I rolled out of bed this morning, slowly, like I have been for weeks. Our alarms had been singing harmonies for over an hour — us tapping each other to press our respective snooze buttons one more time, one more time, one more time, before falling back asleep.
Maybe it’s the rapid-fire change that’s been shaking our lives and making us so tired. Maybe it’s a new city, and new jobs, and the fact that someone is now sharing my bed. Yep, it’s probably just that—the cute guy lying next to me all cozy and warm. But whatever it is, getting out of bed lately has been the battle of a lifetime—a battle I’m losing. No contest.
“It’s time,” Carl muttered into his pillow a few minutes later, giving me a small push. So turning off my relentless alarm, I kicked off the comforter and padded down the hallway, heading straight for our Keurig. I filled up two mugs of coffee – one took just cream, and the other cream and sugar. I then padded back down the hallway, setting the mug on the nightstand right next to Carl’s head. Coffee seems to be the only thing that can get us up these days.
For the next fifteen minutes, I zipped around my bathroom. Grabbing the most decent outfit I could scrounge up with one hand, and twisting my hair into a topknot with the other, I got ready as fast as I could—after all, we were already late.
For the record, this is not how I like to start my mornings.
I used to be really good at mornings — waking up early, preparing for the day. I’d make some coffee, and settle in with my Bible and journal. It was the time when I got to pour out all my thoughts from the day before, and fill up on new ones that would sustain me for yet another. It was my favorite part of my day—the quiet moments that seemed to return me back to my best self.
In other seasons of my life, my mornings have been reserved for workouts. A good sweat-sesh was my favorite way to wake up, giving me a feeling of accomplishment that wouldn’t quit all day.
I also like spending more than 15 minutes getting ready each morning. I feel more confident, awake, and ready when I put in a bit of effort. Topknots are great, but I prefer to do a bit better.
But none of those things have been happening lately.
I’ve been late, groggy, haven’t worked out in ages, and my journal has been gathering dust. My hair has been in a permanent topknot, and nothing about my mornings has been restful or intentional like I prefer it to be.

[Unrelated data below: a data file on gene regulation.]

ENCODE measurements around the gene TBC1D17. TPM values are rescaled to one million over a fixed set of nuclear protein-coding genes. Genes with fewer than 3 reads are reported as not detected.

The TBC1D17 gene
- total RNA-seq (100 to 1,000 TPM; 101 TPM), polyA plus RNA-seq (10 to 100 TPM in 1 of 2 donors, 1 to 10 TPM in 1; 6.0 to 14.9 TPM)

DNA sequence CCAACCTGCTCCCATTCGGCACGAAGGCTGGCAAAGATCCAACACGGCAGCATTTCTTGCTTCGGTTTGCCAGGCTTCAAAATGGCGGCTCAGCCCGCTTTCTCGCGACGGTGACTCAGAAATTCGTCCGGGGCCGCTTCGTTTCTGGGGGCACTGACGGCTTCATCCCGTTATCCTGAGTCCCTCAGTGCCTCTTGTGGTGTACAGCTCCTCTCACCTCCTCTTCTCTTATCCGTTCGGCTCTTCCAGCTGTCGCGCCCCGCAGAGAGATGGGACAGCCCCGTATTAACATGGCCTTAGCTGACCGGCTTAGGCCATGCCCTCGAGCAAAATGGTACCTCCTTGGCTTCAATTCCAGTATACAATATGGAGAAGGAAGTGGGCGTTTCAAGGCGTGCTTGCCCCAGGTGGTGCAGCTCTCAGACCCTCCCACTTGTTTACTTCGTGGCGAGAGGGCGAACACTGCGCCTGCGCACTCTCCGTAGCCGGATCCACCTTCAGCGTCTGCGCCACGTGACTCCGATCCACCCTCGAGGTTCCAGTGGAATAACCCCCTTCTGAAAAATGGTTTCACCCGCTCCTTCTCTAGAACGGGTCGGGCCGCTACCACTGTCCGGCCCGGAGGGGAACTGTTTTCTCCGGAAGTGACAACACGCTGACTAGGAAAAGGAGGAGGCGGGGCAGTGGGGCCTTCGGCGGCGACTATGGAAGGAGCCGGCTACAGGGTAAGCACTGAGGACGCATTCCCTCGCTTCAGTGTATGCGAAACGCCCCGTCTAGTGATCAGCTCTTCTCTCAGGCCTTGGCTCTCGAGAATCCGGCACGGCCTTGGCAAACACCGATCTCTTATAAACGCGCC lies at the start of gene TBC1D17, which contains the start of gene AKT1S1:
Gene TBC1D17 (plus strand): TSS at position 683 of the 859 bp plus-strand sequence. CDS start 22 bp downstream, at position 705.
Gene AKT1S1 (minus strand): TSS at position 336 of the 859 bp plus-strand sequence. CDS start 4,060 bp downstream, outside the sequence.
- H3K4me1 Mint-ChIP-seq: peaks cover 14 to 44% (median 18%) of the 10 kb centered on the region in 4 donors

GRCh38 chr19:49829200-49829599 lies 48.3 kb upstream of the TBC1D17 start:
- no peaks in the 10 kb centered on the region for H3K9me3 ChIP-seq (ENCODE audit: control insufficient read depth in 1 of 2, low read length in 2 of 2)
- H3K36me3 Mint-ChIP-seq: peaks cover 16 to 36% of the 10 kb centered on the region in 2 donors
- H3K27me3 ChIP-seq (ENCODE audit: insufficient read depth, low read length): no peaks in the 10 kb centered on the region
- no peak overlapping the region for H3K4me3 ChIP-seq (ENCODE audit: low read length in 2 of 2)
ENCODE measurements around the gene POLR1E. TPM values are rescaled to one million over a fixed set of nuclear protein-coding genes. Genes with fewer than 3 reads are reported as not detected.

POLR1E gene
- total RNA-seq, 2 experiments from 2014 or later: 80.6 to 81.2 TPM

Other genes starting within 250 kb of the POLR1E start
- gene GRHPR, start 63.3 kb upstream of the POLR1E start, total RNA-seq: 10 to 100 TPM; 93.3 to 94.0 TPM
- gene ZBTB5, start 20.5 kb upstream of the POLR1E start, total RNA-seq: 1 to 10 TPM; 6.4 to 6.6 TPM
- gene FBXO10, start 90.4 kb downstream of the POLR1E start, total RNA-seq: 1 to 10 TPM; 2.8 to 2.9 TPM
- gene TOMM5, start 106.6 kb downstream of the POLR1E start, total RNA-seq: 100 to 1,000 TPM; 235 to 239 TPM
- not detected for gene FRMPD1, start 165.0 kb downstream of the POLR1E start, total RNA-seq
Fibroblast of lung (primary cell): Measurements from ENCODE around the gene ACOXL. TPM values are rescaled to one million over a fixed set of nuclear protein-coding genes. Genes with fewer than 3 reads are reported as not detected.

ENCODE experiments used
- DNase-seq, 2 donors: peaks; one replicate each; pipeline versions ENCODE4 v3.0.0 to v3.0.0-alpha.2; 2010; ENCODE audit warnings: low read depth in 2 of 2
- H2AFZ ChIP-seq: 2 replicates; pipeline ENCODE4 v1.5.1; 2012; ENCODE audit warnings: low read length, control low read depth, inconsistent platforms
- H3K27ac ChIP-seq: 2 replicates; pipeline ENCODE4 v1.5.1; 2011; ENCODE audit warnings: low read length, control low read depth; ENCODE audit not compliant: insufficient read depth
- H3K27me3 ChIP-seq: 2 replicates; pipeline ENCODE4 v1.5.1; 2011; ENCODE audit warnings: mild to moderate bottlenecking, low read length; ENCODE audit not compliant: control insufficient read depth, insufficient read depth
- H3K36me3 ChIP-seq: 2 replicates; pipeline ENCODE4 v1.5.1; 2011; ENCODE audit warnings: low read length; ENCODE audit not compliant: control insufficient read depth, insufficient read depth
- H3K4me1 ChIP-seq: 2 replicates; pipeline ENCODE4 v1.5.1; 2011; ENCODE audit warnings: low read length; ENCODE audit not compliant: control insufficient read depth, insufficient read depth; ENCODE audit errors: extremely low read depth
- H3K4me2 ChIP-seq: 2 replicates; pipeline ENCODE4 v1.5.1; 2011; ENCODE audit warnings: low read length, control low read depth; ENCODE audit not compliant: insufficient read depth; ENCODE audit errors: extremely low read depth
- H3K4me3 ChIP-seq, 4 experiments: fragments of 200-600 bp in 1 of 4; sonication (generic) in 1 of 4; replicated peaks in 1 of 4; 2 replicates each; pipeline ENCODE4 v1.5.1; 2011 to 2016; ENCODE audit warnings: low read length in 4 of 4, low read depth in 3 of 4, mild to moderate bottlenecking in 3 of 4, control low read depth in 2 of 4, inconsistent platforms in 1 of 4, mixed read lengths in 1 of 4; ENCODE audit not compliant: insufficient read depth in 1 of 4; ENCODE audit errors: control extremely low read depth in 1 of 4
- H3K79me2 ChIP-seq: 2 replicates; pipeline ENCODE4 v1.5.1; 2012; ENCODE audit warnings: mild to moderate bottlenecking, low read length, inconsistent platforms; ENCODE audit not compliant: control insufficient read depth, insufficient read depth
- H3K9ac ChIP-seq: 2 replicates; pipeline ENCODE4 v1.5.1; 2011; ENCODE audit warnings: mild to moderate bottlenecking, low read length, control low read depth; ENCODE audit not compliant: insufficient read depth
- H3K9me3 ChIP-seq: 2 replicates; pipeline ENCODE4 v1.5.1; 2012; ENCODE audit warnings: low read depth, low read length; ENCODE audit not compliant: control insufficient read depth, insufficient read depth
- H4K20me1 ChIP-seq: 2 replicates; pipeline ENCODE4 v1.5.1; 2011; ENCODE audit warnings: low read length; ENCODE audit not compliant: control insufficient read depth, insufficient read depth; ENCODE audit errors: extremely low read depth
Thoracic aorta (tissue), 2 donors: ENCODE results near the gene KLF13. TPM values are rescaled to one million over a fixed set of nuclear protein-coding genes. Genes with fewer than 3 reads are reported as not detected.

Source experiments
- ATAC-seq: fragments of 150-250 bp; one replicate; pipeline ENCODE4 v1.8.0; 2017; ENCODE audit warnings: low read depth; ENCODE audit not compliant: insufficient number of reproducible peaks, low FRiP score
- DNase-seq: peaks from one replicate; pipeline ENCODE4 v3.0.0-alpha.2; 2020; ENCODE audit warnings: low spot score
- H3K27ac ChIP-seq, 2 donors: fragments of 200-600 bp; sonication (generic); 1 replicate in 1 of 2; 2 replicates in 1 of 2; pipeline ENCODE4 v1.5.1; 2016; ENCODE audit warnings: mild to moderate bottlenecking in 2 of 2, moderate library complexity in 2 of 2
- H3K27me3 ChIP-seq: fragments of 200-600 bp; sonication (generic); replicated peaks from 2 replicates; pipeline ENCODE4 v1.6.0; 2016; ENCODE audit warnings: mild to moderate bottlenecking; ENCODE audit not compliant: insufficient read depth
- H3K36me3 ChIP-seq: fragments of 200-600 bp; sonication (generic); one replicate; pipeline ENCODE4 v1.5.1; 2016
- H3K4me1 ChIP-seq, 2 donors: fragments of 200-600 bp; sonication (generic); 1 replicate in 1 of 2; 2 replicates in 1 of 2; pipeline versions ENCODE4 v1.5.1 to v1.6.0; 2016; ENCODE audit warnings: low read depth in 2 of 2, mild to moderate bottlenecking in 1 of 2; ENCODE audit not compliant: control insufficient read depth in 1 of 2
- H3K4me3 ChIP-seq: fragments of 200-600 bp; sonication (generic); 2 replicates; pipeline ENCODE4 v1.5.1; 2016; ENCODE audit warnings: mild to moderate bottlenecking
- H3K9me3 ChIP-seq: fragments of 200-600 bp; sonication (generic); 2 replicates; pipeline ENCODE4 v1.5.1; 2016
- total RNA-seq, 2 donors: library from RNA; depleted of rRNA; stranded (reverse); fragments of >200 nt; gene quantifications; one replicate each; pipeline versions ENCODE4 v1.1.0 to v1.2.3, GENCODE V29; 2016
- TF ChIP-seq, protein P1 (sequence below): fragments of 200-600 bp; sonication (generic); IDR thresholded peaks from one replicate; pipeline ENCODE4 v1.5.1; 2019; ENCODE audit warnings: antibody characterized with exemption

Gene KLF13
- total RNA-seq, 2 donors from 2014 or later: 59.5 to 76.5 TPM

And in some ways it’s driving me crazy.
I need intentional mornings like I need my Keurig. I need to greet the day with a few peaceful moments to myself. I need to be working out, and journaling, and reading the Bible. I’m a better version of myself when I do those things, and I know that soon I need to get back to them.
But I’m learning something from my messy mornings, something that’s unraveling an expectation I’ve always had for myself.
When I don’t have it all together, I’m disappointed in myself, because I truly believe that with enough discipline, it’s possible.
I’ve always thought that if I worked hard enough, woke up early enough, or scheduled my day down to the minute, that I could make everything happen all at once.
My home would be perfect, my hair would be perfect, my butt would be perfect, and my writing would be perfect. I would be the perfect wife, the perfect friend, the perfect daughter, and sister, and coworker, if only I could schedule my time perfectly enough. And when I fall short in any one of those categories, I’m disappointed in myself instantly.
But this season of mornings is showing me what I’d be sacrificing with that kind of perfection.
I may be sloppy, and out of shape, and my mornings may be rushed, but I’m spending an extra hour of my day next to my favorite person in the world—a person that hasn’t been there each morning for most of my life. I’m busy savoring this new time we have together, and perfection would force me to sacrifice that.
I may be temporarily giving up on something precious to me, my mornings, my peace and quiet, but I’m gaining something new, something different, something entirely better — time with my new husband.
Yes, I will get back to the gym, and I’ll make the time to journal in the morning like I used to.
But I’m learning that sometimes a healthy balance in life doesn’t look like doing everything all at once. Sometimes it looks like giving up something for one season in favor of something else, and continuing to let that seesaw happen in different seasons of life.
Do you let this seesaw happen in your life? Or are you like me, trying to do it all at once?